On the way out of this screening (at the wonderful and resurrected Treasury Theatre) I heard people who were pretty obviously fans of the band laughing about how boring they had thought it was. What a pity. What I saw was a really important issue that never gets more than an over shoulder glance in this kind of cultural milieu laid out in reverse relief to what it might have been had a more conventional music documentary path been taken. The music and live performance were there in sufficient measure but mostly we saw these people who we'd more typically experience in the euphoria of a gig having to deal not only with the nappies and nannying of an everyday complication in their lives but openly discussing, not without a wince, how their principles might not make them rich but will keep them convinced that they are living well.

It has been said more than once that there is no such place as outside the system and that living well, honestly and doing what you can to help others is the closest you can get to subverting it. One way the film illustrated this was in the mix of stock between feeble video and very lush DV. Sometimes the mix happened while covering a single event like the neighbourhood wide protests in the band's native Montreal following the GFC. This is as much editing as it is shooting. Like the band whose recording is as principled as their live performance, living well has become the sole option. The rest is surrender.

Wednesday, August 13, 2014


We know from the opening scene that this film will be something of a purgatorial journey like Sorcerer was. Here we begin at the end. A character will work to purge his spiritual illness and attain grace. Unlike Sorcerer we will be travelling beyond the real into the high fantastical. Like Sorcerer we are in for some very strong style. A man covered in grey mud at the bottom of a pit created by the crumbling high rise towers around it stares lifelessly into us as his voice says that he got out of movie acting because it was so ridiculous. Nearby, an older man, also covered in mud sits against a column and lights a cigarette.

Yau climbs the steps of a beautifully forbidding Hong Kong apartment megacomplex, preceded by a small boy with a peroxide bowl haircut. Uncle Yin, the caretaker with the knowledge of all the history of the building and its people lets Yau into his new flat. Once alone, Yau, floating on memories of the loss of his son through divorce, strings himself up with enough rope and kicks off the stool. Suddenly an older man rushes in and in a martial arts flypast severs the rope with a knife. Yau is alive and ashamed. His neighbours crowd around with a sadness that seems habitual. Only his saviour has noticed that just before the rope was cut, the tarpaulin on the floor assumed a vaguely human shape that leaves bloodstains on each part of the fabric it touched as it headed hungrily toward the dying man.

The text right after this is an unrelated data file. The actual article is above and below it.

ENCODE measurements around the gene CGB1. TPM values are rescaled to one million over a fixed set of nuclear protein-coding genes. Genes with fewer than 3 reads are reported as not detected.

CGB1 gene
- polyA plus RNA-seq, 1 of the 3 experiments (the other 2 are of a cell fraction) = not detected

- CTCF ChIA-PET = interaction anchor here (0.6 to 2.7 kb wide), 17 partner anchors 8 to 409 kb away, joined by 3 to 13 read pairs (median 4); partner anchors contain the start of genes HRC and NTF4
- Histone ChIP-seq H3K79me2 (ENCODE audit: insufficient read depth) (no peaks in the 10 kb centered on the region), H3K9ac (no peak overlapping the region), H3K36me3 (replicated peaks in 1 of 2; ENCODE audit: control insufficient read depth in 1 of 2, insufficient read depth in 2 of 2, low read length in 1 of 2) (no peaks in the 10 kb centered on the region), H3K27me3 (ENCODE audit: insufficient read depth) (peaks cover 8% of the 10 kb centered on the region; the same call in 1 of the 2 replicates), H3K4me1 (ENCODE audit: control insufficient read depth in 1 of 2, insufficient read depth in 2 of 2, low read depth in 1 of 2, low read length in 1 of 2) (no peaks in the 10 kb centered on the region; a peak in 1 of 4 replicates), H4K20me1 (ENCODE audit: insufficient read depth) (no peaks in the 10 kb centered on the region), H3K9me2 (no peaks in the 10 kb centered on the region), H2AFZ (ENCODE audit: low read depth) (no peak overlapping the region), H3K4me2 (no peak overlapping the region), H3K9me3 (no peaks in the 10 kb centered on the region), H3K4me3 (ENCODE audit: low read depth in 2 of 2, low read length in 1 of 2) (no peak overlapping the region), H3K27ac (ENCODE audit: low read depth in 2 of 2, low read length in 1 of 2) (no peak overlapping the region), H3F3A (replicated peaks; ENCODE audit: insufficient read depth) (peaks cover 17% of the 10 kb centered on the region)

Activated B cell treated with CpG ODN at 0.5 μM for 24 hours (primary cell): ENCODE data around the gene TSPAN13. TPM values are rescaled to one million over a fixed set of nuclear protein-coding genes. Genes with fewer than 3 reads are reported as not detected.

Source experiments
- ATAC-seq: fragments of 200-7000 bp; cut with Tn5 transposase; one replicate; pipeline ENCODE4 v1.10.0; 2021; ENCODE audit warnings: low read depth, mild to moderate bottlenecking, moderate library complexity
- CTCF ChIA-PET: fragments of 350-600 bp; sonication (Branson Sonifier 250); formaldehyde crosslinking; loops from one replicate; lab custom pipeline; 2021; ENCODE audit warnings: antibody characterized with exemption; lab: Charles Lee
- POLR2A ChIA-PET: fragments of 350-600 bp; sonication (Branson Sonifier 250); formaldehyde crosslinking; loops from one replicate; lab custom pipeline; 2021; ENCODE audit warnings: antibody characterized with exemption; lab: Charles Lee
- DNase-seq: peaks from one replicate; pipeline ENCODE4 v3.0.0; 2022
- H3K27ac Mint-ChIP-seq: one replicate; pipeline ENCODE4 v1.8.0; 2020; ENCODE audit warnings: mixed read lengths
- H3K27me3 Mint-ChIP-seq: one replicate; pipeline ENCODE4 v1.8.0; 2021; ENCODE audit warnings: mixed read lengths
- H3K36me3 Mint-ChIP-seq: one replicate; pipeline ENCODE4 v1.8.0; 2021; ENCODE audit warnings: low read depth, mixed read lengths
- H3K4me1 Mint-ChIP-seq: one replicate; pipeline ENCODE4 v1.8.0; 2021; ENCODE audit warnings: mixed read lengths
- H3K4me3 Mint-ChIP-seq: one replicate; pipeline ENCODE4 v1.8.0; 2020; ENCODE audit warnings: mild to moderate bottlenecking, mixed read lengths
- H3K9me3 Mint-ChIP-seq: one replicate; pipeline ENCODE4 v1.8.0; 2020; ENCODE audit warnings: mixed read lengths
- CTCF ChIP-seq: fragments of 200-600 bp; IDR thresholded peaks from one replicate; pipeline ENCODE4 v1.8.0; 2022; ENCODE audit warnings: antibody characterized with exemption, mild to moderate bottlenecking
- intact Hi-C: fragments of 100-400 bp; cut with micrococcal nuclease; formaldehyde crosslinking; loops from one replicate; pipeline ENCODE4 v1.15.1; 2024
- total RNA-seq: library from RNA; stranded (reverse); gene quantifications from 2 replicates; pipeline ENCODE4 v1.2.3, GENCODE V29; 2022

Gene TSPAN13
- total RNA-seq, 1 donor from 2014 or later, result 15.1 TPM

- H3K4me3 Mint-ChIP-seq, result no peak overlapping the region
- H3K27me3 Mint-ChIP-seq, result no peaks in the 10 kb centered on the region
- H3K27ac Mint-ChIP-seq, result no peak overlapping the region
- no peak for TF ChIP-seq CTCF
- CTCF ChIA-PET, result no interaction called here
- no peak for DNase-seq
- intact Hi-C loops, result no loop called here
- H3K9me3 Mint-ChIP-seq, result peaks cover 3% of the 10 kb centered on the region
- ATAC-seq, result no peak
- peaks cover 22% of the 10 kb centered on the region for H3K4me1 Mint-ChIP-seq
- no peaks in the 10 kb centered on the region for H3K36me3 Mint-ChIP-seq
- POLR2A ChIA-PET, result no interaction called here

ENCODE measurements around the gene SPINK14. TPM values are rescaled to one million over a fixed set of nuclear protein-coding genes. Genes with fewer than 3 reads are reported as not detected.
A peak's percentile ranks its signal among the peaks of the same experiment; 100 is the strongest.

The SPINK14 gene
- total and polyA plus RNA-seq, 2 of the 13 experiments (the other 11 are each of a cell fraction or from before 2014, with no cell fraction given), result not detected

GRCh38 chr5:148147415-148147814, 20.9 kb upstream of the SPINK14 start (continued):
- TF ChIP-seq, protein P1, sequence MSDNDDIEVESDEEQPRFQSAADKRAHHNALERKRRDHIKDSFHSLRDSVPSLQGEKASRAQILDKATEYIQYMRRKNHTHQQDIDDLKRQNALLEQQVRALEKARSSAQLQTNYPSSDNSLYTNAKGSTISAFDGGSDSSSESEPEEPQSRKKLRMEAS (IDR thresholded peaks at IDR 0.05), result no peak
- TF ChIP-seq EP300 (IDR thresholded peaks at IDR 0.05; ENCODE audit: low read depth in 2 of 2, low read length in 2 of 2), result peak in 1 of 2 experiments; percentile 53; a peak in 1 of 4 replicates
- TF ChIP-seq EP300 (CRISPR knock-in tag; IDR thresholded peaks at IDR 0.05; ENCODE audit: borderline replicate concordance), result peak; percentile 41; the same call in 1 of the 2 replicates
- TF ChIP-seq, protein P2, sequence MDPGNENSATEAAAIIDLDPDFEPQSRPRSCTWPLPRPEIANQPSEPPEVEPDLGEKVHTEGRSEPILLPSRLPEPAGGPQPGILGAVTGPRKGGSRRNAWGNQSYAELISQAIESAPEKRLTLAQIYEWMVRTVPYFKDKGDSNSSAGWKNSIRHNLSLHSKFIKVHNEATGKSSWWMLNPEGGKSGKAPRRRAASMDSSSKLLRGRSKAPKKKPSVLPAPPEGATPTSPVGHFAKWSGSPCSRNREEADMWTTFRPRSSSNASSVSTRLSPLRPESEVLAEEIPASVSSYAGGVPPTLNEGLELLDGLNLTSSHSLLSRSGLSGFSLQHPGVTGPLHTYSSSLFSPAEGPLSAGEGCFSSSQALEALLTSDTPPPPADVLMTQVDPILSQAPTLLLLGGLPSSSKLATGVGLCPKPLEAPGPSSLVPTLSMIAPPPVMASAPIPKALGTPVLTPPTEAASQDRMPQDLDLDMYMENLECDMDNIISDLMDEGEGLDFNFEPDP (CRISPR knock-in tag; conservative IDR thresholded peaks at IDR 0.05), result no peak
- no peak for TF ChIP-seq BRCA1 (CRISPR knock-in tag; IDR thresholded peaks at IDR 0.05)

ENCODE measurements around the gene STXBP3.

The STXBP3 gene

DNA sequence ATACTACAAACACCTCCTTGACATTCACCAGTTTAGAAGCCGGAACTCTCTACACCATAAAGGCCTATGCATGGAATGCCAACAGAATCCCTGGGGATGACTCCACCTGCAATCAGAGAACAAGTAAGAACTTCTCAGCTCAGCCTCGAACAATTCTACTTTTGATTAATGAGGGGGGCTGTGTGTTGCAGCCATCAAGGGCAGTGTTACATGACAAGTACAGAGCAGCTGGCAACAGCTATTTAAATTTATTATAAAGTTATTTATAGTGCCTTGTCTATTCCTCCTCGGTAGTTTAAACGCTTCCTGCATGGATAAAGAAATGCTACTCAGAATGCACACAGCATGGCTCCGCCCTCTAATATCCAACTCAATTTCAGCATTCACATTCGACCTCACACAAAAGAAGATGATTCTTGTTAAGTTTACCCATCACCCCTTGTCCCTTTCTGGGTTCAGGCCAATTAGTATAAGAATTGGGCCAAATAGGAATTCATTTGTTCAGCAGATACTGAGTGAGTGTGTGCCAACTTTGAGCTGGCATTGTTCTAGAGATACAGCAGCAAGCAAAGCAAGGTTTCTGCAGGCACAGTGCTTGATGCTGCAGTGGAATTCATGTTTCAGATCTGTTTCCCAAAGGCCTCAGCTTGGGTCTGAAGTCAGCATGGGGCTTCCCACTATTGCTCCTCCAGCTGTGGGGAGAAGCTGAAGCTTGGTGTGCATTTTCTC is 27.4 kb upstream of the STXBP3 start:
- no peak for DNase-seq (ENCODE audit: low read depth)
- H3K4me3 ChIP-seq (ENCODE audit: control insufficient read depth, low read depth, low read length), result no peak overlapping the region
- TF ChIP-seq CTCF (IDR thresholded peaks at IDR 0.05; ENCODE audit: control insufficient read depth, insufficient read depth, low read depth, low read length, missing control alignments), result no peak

Back among the living Yau settles into life among the poor and destitute of the big grey world he has moved to. The endearingly gruff old timer who cooks glutinous rice for the people of his section reveals to the newcomer that he was a vampire hunter and that Yau narrowly escaped possession. But the twin sister spirits are on the rise and hungry again and will need to be dealt with. Can Yau, washed up actor with sin on his shoulders offer any help?

This thrilling ricochet from the 80s Hong Kong hopping vampire movies is less innovative than expert. Founded on reinforced art direction and great swathes of atmosphere, its action feels less of a relief when it waxes climactic than a natural explosion. We are in a tradition remote from the James Wan cattle prod scares of the Insidious movies and are resting more uneasily on older traditions. This even more so than the Pang brothers' masterpiece The Eye which, while it exuded its own style, borrowed heavily from contemporary Western horror. The extensive CGI used for the creatures and ghosts is about as Hollywood as it gets but even there the apparition of the myriad tentacled vampire girls and monstrous golem like host body bear little resemblance to their US equivalent.

If the CGI of the vampires can feel a little fake at times with figures appearing to have no contact with their surfaces there are moments of great craft using the technology. My favourite of these was a stitched-together crane shot that went impossibly from the ground floor up several storeys to a character's face. David Fincher started using this in Fight Club to dizzying effect and it's all through Irreversible to give that film the appearance of being a single take. Here it has enough narrative weight for us to notice nothing more than the pleasure of such an easy transition between an event and a character's sight of it. It feels right rather than looks flashy.

The overall palette of the film is desaturated colour bringing the base grey out and is a shift away from the aquarium green of the previous decade (The Eye, Horror Hotline etc). Lest this should be misconstrued as a Western influence I'll just quickly point out the importance of grey in the overall visual scheme. This is a tale of limbo or purgatory, a place where the black and the white must blend until purity can separate them.

The music score is a robust blend of electronic and orchestral, fitting the murk of the colour palette perfectly. At one point the sound mix included a creaking that came from the host vampire's movement which had an euqivalent in the synthesiser of the music. When the two coincided there was a delicious concordance.

Finally, I will congratulate this film on leaving the comedy to brief moments in the dialogue and not wussing out by undercutting its own work. This film does work and work hard; there is no need for it to be self conscious or even as embarrassed at itself as the worst of the genre are. Do you like your horror rich and atmospheric? Do you like being taken seriously as a viewer? Try this, then.